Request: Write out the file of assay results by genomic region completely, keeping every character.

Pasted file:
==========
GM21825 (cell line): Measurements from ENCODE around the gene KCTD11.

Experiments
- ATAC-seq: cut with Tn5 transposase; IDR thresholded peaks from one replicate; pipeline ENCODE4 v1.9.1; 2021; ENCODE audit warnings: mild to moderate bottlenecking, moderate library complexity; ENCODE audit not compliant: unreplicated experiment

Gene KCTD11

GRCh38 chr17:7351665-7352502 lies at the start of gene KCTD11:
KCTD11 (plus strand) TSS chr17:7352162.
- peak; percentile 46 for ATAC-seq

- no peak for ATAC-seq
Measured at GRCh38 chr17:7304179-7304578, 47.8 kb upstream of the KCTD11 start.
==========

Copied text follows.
GM21825 (cell line): Measurements from ENCODE around the gene KCTD11.

Experiments
- ATAC-seq: cut with Tn5 transposase; IDR thresholded peaks from one replicate; pipeline ENCODE4 v1.9.1; 2021; ENCODE audit warnings: mild to moderate bottlenecking, moderate library complexity; ENCODE audit not compliant: unreplicated experiment

Gene KCTD11

GRCh38 chr17:7351665-7352502 lies at the start of gene KCTD11:
KCTD11 (plus strand) TSS chr17:7352162.
- peak; percentile 46 for ATAC-seq

- no peak for ATAC-seq
Measured at GRCh38 chr17:7304179-7304578, 47.8 kb upstream of the KCTD11 start.